Freedom from arbitrary detention and arrest, and the right to liberty and security of the person in Article 9 of the ICCPR

 

Article 9 of the ICCPR provides that no one shall be subjected to arbitrary arrest or detention or deprived of their liberty except on such grounds and in accordance with such procedure as are established by law.

 

Article 9 regulates, rather than prohibits, detention. Only detention that is ‘arbitrary’ is prohibited. The United Nations Human Rights Committee has stated that ‘arbitrariness’ includes the elements of inappropriateness, injustice and a lack of predictability. Arrest or detention must be reasonable and necessary in all circumstances with reference to the recurrence of crime, interference with evidence or the prevention of flight. Detention is not considered arbitrary where it is reasonable, necessary and proportionate to achieving a legitimate objective. The legitimate objective of the questioning warrant regime is to protect Australia’s national security interests, in particular, by preventing terrorist acts.

 

The power to detain a person under ASIO’s questioning and detention warrant provisions is justified to ensure that ASIO can collect intelligence that is important in relation to a terrorism offence, in circumstances where:

·         there are reasonable grounds for believing that issuing the warrant will substantially assist the collection of intelligence that is important in relation to a terrorism offence

·         relying on other intelligence collection methods would be ineffective; and

·         there are reasonable grounds for believing that, if the person is not immediately taken into custody and detained, the person may:

o   alert a person involved in a terrorism offence that the offence is being investigated

o   fail to appear before the prescribed authority; or

o   destroy, damage or alter a record or thing the person may be requested to produce under the warrant.

An issuing authority (a federal court judge) may then issue a warrant if satisfied there are reasonable grounds for believing that questioning the person who is the subject of a warrant will substantially assist in the collection of intelligence that is important in relation to a terrorism offence.

 

Division 3 remains consistent with Article 9 as it is reasonable, necessary and proportionate to achieving the legitimate objective of maintaining national security.

 

Freedom of movement in Article 12 of the ICCPR

 

Article 12 of the ICCPR provides that everyone lawfully within the territory of a State shall, within the territory, have the right to liberty of movement. A questioning warrant restricts this right to the extent that the issuing of such a warrant requires a specified person to appear before a prescribed authority for questioning immediately after the person is notified of the issue of the warrant or at a time specified by the warrant.

 

This limitation on a person’s right to freedom of movement achieves the legitimate objective of protecting Australia’s national security interests, specifically, the prevention of terrorist acts. The legitimate objective is reflected in the legislative threshold for issuing a warrant, that requires the Attorney-General must be satisfied that the warrant will ‘substantially assist in the collection of intelligence that is important in relation to a terrorism offence’ (paragraph 34E(1)(b)) in consenting to a request for the issue of a warrant.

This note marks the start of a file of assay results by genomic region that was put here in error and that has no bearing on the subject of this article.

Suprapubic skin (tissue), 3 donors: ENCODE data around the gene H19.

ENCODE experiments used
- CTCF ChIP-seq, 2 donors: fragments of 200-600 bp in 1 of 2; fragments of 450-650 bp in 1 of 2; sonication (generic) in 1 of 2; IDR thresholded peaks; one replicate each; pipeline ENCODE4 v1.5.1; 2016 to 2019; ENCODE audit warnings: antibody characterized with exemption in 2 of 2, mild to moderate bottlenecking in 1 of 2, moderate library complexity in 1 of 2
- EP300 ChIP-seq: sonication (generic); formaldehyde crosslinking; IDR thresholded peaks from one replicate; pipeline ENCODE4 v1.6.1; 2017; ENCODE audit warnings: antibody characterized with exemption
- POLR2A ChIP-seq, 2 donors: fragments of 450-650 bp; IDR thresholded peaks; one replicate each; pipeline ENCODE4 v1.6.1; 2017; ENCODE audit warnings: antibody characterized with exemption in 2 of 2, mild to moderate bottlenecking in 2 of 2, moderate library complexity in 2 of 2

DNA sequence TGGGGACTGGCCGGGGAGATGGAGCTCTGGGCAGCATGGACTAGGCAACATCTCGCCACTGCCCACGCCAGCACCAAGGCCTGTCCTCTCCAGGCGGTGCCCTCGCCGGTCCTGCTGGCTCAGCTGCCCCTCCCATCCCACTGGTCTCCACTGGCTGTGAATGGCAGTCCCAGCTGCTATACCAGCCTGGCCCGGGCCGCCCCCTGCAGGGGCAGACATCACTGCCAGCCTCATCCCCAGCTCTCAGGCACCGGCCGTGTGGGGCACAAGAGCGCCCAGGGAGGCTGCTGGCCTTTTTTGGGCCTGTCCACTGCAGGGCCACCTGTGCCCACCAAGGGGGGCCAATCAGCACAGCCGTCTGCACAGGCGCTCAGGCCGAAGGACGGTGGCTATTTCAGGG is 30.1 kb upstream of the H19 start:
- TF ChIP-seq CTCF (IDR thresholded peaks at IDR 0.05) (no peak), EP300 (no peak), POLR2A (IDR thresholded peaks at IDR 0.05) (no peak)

The limitation on the right to freedom of movement is reasonable, necessary and proportionate. This is based on the safeguards already built into the questioning warrant framework.

 

The Guidelines issued to the Director-General of ASIO under subsections 8A(1) and 8A(2) of the ASIO Act provide a safeguard for the appropriate use of ASIO’s powers, including its Division 3 powers. The Attorney-General's Guidelines in relation to the performance by the Australian Security Intelligence Organisation of its function of obtaining, correlating, evaluating and communicating intelligence relevant to security (including politically motivated violence) (the ASIO Guidelines) require ASIO to consider the intrusiveness and proportionality of its avenues for obtaining information:

·         any method for obtaining information must be proportionate to the gravity of the threat posed and the probability of its occurrence

·         inquiries and investigations should be undertaken using as little intrusion into a person’s privacy as is possible; and

·         wherever possible the least intrusive techniques of information gathering should be used before resort to the more intrusive techniques (where a threat is assessed as likely to develop quickly, a greater degree of intrusion may be justified).

To the extent that questioning warrants restrict the right to freedom of movement, the restriction is reasonable, necessary and proportionate to achieving the legitimate objective of gathering important intelligence in relation to terrorism offences.

Right to protection against arbitrary and unlawful interferences with one’s privacy or home in Article 17 of the ICCPR

Article 17 of the ICCPR provides that no one shall be subjected to arbitrary or unlawful interference with their privacy or home. The use of the term ‘arbitrary’ means that any interference with privacy must be in accordance with the provisions, aims and objectives of the ICCPR and should be reasonable in the particular circumstances.  The United Nations Human Rights Committee interpreted ‘reasonableness’ to imply that any limitation must be proportionate and necessary in the circumstances.